Imperator has been breeding well and as a result, 75% of the cows in the herd are now polled. The Robsons are also using a home-bred son of Imperator, Kilbride Farm Jetstream, which is out of a Brennin daughter. Of his first crop of calves, four sons sold to pedigree herds in 2022, and a further three are entered for the upcoming sale at Stirling in February ‘23.
In addition to realising the long-term benefits of breeding polled cattle, the Robsons also appreciate the advantages that new technology has brought to the breed. “We have always supported performance recording and can see the improvements that have been made in the breed as a result of having access to this information. If we’re importing a stock bull, we always take into account the growth rates and calving ease, from whatever system that country has. We have a 300-sow pig unit and have witnessed the major improvements that the pig industry has been able to make by using this technology.”
At present, the cattle herd comprises just short of 100 breeding pedigree cows, with half calving in the spring, from the end of March, and the rest between August and October. Norman says they run a commercial system and the cows are ‘not pampered in any way’. “They are housed on slats through the winter and they need to be very structurally sound to hold up to those conditions. The cows are naturally fleshed so they are cheap to keep over the winter. The spring calves are speaned when they come in, at six to seven months old, with the early autumn-born calves speaned in April when they go out to grass and the later autumn ones kept on the cow until June,” he adds.
Bulls and heifers have always been sold at Society sales at Stirling and Dungannon, but also privately, off the farm. This method increased in popularity during lockdown and Norman notes that the demand for private sales has remained high since then. Post-Brexit protocols with regards to movement rules, have resulted in Northern Ireland sellers being far more cautious when it comes to taking bulls across the water to sales. “There was a time when we would take a dozen bulls to Perth or Stirling, but there’s no way we would risk that now, with the current movement restrictions. I’d say the bulls that we sell at home are a slightly different type to the ones we send to Stirling, where a slightly bigger framed bull is more in demand. We have a good market for polled bulls sold from home.
“Those that don’t make the mark are kept entire and sold at just over a year old, direct to ABP. The last batch that went weighed an average 453kg and averaged out at £1,893 per head. Amongst them, there was one E grade, one R grade and the rest all U grades. The Simmental has always been renowned as a maternal breed, but it can also compete in the store market too, with impressive growth rates and days to slaughter.”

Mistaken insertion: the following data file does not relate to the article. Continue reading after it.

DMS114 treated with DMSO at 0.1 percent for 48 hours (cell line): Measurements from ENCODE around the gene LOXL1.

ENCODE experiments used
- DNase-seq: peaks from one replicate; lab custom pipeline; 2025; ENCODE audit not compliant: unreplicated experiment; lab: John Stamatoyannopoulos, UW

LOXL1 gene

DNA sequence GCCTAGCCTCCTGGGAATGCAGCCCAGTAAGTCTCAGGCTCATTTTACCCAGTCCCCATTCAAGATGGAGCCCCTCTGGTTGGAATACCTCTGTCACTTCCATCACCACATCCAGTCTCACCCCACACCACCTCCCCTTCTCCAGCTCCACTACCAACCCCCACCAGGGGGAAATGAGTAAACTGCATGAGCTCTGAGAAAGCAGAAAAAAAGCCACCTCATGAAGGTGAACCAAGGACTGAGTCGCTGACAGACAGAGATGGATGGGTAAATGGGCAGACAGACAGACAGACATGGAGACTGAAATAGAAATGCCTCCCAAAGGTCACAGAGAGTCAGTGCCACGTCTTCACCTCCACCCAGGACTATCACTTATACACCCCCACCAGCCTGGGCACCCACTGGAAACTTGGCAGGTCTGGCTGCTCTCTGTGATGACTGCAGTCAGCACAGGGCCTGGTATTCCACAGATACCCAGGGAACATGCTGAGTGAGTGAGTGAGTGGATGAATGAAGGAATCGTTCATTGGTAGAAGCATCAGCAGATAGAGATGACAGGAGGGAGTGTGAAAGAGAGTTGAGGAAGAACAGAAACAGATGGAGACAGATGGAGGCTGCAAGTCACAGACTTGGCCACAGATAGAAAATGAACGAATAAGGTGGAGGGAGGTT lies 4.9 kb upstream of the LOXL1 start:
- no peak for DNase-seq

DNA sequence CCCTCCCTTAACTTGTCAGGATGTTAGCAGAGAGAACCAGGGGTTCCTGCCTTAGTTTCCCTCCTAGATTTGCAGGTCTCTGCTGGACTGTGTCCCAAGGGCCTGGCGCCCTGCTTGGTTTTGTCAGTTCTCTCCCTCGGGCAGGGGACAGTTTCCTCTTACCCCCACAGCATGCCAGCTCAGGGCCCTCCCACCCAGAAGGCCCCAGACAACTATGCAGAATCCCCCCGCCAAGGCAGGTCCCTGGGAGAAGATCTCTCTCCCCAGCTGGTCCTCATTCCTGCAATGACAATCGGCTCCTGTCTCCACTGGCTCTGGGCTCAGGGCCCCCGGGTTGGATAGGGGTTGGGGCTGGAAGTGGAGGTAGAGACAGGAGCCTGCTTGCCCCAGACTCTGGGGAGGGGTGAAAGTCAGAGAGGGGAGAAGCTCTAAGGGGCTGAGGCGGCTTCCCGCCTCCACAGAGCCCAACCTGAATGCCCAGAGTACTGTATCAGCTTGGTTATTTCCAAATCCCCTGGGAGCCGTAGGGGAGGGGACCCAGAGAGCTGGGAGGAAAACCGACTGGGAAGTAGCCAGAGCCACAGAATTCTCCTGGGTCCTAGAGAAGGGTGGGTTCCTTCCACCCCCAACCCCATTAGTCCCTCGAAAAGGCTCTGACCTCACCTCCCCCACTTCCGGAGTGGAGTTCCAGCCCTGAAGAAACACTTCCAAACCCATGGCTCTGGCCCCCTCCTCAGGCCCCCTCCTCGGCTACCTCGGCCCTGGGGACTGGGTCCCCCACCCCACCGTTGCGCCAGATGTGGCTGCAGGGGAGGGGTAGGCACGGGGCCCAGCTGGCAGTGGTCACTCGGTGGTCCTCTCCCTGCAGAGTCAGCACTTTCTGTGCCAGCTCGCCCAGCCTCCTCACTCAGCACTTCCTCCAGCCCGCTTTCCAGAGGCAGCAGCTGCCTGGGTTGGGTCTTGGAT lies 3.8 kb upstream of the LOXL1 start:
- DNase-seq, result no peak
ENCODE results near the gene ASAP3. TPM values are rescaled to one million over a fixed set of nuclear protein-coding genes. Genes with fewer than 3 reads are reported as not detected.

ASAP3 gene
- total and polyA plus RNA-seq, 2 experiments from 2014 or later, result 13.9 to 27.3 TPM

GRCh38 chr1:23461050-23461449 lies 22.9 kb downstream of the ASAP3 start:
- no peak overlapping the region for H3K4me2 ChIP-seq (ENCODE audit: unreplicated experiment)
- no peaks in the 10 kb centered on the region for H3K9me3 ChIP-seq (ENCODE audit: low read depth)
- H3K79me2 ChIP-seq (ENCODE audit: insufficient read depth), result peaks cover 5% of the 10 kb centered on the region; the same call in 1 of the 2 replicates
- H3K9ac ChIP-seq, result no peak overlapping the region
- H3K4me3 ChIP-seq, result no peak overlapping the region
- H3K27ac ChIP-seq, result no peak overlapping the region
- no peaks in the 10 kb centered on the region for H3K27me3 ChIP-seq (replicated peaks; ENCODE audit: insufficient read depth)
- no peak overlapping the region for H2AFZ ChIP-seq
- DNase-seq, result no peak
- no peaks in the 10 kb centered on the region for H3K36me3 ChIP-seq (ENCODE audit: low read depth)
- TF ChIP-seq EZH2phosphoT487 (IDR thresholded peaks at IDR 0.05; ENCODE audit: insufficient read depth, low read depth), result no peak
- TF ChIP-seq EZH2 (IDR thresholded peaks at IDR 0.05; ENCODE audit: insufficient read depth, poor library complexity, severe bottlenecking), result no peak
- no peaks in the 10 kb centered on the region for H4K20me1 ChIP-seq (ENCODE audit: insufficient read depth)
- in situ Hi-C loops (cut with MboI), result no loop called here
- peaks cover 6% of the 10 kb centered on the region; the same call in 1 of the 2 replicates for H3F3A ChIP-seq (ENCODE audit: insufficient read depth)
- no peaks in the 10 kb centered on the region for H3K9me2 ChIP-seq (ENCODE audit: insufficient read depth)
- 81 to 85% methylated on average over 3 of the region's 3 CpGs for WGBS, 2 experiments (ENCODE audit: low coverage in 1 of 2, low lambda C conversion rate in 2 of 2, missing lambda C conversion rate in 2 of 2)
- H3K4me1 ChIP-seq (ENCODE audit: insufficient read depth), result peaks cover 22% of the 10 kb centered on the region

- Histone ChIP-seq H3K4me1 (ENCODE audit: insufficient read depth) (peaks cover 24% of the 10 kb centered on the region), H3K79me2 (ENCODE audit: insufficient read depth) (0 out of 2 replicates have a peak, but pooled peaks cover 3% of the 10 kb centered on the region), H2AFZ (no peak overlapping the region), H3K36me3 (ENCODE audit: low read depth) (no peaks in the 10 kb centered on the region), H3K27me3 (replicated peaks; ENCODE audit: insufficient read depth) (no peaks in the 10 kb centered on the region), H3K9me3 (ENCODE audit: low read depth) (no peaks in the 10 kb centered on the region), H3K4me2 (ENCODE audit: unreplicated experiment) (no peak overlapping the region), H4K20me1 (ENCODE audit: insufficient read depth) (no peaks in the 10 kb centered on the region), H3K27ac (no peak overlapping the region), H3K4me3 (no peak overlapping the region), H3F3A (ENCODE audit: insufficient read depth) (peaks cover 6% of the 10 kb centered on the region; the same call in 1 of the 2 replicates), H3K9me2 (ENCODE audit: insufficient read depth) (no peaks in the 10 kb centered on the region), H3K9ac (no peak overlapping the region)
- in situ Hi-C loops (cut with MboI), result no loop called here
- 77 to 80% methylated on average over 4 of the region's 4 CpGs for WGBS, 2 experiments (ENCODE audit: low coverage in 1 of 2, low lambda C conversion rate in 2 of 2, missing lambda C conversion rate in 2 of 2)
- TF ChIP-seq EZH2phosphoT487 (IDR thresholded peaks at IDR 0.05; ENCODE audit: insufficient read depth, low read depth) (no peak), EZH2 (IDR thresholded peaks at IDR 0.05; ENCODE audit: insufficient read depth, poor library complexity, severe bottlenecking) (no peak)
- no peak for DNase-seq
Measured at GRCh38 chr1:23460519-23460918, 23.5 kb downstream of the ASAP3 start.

However, the demand for Simmental females, both pedigree and commercial, continues and in 2021 the family held an online sale to celebrate the herd’s 50th anniversary, where 13 heifers sold to average 4,500gns. At home, no bought-in females have been added to the herd for around 20 years. Instead, bulls are carefully selected to go on the five main cow families – Eunice, Dora, Laura, Iris and Fanni, which have all been breeding well for several generations.
Whilst Kilbride Farm stock often makes it into the top prize-list at pre-sale shows, the Robsons have not shown at summer shows for many years. Norman says they enjoyed their new-found free time the year of Foot-and-mouth when the shows were cancelled and haven’t gone back to it since.
“It also helps us protect the health status of the herd, but I can definitely see the benefits of showing at the summer events, from a promotional and social point of view”, he says.
“My father first got into Simmentals because he could see the potential of the breed and the opportunities for the breed to progress have never been greater.
“We must build on the performance benefits the Simmental breed offers all types of farming systems – no other breed has the flexibility of the Simmental; from crossing on a Luing cow on the hill, to high output lowland suckler herds and as a crossing sire onto the dairy herd.
“With the environmental impact of beef farming under such scrutiny, the efficiency and sustainability of the Simmental will come to the fore – I’m proud to be President of the Society at this time and can hopefully help promote this message,” adds Norman.